What happens abroad affects regular Brits at home – more specifically, the price of the homes they wish to buy. Blame it on the stability of the UK economy.
For a number of years it has been well documented that rich Russians, Chinese, Saudis and others from outside the UK have been buying up pricy real estate in London. That has actually expanded to cities elsewhere in England. And with the outcome of the May 2015 elections, combined with continued instability abroad, that trend may not reverse itself for some time.
And it does affect ordinary citizens in the UK. Part of what drives up the cost of real estate throughout London has been the extreme degree to which the most expensive homes in Central London are sold to foreigners, almost all for cash seeking a safe, stable haven. In September 2014, The Telegraph reported that 20% of buyers in Westminster, Kensington and the City of London were sold to people from Russia, Italy, France and the Middle East. Among the top boroughs favoured by foreign buyers were Camden, Islington and Hammersmith and Fulham.
Most maddening to native residents of Great Britain is the report that 60,000 of these homes in London sit empty. Few of those buyers actually live here as they hold those properties as financial assets. One estate agent told The Telegraph that some developers are specifically building at very high luxury levels specifically to attract these buyers; the average price for prime property in Central London reached £4.7 million as of the middle of 2014.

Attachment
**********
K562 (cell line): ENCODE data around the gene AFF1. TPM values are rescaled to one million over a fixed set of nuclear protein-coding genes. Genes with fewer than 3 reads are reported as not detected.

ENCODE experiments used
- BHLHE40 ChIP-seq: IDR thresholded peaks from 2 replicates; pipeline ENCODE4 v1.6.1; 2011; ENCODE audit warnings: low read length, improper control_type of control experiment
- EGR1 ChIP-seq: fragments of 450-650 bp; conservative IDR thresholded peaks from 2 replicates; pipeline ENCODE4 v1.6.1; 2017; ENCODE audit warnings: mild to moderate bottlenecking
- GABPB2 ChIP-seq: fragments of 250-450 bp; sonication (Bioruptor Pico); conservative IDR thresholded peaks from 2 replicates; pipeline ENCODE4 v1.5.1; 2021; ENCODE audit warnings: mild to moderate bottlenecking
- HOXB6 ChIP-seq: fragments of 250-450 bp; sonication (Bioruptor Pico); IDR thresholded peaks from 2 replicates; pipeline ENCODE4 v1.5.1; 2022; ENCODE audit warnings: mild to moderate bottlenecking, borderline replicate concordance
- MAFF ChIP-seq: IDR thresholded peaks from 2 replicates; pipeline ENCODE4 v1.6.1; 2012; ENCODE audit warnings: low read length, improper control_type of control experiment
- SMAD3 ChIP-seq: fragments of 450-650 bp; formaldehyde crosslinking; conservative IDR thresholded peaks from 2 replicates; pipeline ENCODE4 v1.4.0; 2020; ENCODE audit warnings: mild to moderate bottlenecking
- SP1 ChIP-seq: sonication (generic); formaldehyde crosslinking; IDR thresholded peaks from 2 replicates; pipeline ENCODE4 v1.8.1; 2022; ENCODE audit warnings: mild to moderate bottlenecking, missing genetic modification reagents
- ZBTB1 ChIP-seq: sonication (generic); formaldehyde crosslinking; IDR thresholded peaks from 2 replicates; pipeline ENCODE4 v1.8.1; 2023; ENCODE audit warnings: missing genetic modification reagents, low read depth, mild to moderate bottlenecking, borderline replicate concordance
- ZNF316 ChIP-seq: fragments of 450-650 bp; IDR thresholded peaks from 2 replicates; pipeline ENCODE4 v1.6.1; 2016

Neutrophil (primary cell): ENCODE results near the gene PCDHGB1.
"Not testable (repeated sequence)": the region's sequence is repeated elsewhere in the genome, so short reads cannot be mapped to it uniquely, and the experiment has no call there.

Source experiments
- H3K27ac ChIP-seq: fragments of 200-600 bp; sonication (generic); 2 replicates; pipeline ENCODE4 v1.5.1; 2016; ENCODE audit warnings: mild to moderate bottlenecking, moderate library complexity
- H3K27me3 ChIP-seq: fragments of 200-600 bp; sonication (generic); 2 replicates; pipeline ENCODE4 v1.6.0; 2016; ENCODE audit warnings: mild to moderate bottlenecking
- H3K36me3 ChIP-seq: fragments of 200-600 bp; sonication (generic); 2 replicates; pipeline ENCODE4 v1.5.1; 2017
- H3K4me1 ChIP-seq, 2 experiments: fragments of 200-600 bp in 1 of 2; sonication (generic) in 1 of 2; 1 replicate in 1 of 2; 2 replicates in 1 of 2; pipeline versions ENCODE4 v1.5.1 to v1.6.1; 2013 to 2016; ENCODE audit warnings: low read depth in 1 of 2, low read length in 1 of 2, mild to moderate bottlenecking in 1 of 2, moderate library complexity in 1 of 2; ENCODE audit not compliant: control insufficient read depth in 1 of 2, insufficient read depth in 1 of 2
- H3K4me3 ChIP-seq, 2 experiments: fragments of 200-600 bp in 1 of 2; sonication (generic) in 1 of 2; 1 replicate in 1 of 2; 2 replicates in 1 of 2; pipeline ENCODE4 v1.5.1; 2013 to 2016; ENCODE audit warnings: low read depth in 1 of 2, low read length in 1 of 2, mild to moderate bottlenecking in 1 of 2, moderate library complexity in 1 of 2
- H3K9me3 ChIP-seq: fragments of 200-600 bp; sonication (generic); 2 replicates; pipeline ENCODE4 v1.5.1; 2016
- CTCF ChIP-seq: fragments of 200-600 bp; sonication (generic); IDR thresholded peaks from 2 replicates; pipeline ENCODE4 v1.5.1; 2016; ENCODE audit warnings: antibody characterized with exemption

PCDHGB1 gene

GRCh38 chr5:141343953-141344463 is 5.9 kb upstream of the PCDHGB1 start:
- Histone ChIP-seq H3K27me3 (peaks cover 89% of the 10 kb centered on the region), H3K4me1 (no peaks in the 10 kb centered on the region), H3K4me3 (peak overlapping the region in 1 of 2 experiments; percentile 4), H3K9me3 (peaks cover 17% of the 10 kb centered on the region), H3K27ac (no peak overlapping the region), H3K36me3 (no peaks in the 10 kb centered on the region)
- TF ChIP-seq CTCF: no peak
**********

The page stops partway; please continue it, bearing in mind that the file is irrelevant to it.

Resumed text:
At mid-price levels at city’s edge and elsewhere in England and Wales, developers are building homes that are affordable to the middle class. This helps fill the yawning gap of the UK’s housing shortage, particularly where homes are needed to house families near emerging companies outside London. That said, The Daily Mail reported in October 2014, “some Chinese buyers who can pay in cash are touring northern towns to find investment opportunities. Experts fear this trend will force up prices for ordinary families.”
In the run-up to the May election, the Labour party spoke of a mansion tax that might diminish foreign interest in buying in the UK. But with that party’s loss, the idea of this type of tax was trounced as well. Estate agents who work with overseas buyers reported an immediate surge of interest on the very night the election results were reported.
Global events play a role in this. Sanctions against the Russians for their aggressive tactics in Crimea and the Ukraine have had an effect. International sanctions against the country in 2014 have challenged the rouble, making those purchasers more expensive to the oligarchs and “medium rich,” who, on the margins, might retract their buying.
However, many argue it should be in commercial property or residential development instead of finished residences that go unoccupied. The Cameron government will undoubtedly wrestle with this question in the years to come.
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